Super Bowl Sunday has become an advertiser’s dreamland. Since the big game is the highest rated broadcast of the year, companies shell out millions of dollars to gain a commercial spot. Most commercials are funny, some are tear jerkers, but this year, one ad has gained a lot of attention for another reason.
Always ran an ad entitled “Like a Girl” in which adults and children were told to complete actions such as running, throwing a ball and fighting “like a girl.” First, we see the adults demonstrating the actions by prancing around and fluffing their hair, meant to explain the negative association with the phrase “like a girl.” Then, we see the children demonstrate the same things. What they did was eye opening.
When asked to demonstrate what it means to run like a girl, they just ran. When asked how a girl would throw, they pitched the ball back to the director like pros. And when they were asked to fight like a girl, they showed just how tough a little girl can be. It seems these girls haven’t yet encountered the phrase “like a girl.” They still have the confidence in themselves that many women have lost. The ad that Always ran was a reminder to all women: You know that spunky little girl you used to be that believed she could do anything? She’s still there, we promise.
I remember sitting on the sidelines during elementary school recess and watching other kids play. Every time I saw a girl chase after the ball or score a goal, I would say, “What is she doing? Doesn’t she know she’s a girl?”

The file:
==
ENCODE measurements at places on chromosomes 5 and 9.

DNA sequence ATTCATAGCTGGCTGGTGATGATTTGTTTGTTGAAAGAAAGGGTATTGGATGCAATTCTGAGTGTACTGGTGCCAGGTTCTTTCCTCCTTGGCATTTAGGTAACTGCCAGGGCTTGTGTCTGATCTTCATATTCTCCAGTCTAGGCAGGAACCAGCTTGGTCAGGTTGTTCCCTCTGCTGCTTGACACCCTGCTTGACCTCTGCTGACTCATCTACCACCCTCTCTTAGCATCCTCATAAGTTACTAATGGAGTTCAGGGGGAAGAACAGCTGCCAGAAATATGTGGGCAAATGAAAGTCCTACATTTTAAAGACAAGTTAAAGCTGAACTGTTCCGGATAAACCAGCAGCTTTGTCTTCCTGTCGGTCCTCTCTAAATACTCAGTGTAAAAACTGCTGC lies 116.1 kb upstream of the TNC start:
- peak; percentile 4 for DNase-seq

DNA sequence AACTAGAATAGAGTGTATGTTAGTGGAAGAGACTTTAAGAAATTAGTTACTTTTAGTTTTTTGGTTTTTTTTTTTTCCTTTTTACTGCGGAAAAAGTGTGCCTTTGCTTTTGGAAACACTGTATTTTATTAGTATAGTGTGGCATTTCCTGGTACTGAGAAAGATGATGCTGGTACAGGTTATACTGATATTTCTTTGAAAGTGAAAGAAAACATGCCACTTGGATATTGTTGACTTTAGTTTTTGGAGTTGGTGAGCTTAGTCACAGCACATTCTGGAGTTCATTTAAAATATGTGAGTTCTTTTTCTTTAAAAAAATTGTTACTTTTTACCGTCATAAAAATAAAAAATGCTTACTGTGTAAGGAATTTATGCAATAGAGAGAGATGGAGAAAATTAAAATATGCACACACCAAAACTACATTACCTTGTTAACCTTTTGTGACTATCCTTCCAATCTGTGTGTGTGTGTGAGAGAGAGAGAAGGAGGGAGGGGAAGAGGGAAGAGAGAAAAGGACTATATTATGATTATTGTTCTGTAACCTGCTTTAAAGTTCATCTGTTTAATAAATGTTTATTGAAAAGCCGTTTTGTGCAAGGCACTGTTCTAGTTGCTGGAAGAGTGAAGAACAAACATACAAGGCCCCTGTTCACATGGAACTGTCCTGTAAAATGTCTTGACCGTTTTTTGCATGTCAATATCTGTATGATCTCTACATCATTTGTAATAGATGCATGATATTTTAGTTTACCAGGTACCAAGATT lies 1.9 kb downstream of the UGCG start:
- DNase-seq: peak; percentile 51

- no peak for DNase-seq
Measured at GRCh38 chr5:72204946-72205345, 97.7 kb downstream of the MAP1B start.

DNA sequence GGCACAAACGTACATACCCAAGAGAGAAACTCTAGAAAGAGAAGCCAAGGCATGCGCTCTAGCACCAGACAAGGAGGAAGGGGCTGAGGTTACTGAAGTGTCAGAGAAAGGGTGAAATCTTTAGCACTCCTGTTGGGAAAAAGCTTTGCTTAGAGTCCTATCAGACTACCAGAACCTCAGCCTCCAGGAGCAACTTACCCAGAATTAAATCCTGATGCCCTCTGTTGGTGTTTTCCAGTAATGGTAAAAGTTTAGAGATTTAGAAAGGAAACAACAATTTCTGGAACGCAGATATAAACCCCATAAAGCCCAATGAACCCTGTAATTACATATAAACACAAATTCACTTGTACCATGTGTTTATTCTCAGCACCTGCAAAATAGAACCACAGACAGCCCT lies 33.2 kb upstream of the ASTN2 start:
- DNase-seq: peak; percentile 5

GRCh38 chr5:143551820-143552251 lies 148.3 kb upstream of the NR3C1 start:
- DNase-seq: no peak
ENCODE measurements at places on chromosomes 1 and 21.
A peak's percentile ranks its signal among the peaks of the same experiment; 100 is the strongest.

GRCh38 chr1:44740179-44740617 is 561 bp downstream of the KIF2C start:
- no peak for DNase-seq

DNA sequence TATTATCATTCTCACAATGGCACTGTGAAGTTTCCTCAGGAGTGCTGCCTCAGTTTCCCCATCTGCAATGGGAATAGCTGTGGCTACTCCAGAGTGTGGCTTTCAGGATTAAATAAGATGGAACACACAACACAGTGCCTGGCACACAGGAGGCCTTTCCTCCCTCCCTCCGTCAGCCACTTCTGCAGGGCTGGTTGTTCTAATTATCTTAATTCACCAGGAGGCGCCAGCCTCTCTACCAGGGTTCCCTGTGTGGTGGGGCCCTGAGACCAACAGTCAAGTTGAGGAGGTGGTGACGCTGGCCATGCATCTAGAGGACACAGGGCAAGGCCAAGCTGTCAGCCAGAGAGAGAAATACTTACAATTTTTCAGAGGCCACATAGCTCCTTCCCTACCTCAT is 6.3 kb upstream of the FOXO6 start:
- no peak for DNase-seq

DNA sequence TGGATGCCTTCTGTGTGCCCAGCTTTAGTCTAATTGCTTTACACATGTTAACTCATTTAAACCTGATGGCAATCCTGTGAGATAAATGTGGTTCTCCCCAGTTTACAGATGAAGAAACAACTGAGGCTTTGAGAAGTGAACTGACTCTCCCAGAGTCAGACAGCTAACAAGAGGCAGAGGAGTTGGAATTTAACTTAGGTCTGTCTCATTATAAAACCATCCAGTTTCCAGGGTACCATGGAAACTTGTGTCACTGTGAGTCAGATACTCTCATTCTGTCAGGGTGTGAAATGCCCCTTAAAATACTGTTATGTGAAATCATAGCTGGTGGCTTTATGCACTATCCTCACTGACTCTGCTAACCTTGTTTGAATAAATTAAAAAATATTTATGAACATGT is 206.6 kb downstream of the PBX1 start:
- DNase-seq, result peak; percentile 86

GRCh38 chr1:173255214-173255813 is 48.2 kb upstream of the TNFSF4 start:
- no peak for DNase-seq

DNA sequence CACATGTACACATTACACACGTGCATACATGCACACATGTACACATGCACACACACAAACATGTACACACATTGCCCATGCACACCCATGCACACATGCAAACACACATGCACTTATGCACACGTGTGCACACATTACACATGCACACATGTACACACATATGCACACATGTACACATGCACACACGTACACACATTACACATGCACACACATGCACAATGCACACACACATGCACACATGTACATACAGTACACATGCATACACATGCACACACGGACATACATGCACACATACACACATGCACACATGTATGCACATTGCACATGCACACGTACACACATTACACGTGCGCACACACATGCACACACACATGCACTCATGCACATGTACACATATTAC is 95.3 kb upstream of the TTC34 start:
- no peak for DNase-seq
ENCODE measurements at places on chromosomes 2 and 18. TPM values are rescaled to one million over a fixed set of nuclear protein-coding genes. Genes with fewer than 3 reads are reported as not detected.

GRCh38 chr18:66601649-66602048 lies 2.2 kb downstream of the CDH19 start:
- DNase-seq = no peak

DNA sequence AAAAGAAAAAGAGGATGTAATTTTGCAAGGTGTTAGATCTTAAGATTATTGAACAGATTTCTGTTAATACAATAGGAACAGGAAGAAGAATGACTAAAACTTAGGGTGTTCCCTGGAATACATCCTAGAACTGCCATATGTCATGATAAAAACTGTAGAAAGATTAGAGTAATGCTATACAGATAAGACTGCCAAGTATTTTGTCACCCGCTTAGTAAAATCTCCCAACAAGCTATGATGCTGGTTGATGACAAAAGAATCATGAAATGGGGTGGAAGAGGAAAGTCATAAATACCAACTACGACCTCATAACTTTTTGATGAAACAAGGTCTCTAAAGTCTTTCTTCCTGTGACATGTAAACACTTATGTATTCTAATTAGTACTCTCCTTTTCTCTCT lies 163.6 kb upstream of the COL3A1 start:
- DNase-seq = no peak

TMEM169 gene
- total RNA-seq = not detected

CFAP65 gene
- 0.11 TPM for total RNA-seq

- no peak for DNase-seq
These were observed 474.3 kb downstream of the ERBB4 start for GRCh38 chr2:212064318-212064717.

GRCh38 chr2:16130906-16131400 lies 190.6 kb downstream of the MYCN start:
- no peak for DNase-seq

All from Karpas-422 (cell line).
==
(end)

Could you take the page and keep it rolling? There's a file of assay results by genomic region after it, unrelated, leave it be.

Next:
Every girl will be told to quit doing something that they love because “girls don’t do that,” whether it be playing sports or climbing trees or rough housing with their brothers. They’re shown how a girl should be: pretty, quiet, clean, etc. When they realize that they don’t fit those qualifications, their self-esteem plummets. The girl that once believed she could do anything becomes the girl that is just trying to fit in.
Junior high is when I can first remember thinking I had to change to be seen as “perfect.” I started to pay attention to the seemingly flawless women in the magazines that were the “normal” way for girls to look. I needed new hair, I needed more makeup, and I needed prettier clothes, and then people would like me. Yhe truth of the matter, is these insecurities are what end up defining most girls as they grow into adulthood.
The makers of the “Like a Girl” ad had the clear intention of speaking to the hearts of all the women out there who have lost their sense of self in their efforts to turn themselves into society’s idea of a perfect girl. Forget the cute puppies and the hilarious celebrity cameos, this was the best Super Bowl ad of 2015.